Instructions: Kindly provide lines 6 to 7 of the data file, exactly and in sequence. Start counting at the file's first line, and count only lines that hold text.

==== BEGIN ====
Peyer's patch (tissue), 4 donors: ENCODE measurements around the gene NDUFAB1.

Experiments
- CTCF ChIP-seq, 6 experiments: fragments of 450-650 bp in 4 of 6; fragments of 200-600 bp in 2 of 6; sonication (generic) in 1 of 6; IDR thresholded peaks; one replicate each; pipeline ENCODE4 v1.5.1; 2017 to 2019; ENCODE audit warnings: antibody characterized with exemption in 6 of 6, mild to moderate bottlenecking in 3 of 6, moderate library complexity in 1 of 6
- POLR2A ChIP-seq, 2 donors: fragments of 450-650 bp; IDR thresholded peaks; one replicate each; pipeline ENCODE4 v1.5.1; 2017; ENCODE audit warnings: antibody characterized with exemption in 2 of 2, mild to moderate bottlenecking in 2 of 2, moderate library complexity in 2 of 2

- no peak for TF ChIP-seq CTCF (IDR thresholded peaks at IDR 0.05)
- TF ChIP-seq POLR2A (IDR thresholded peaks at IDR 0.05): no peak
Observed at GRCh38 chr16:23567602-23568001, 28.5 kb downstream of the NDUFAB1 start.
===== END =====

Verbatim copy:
- TF ChIP-seq POLR2A (IDR thresholded peaks at IDR 0.05): no peak
Observed at GRCh38 chr16:23567602-23568001, 28.5 kb downstream of the NDUFAB1 start.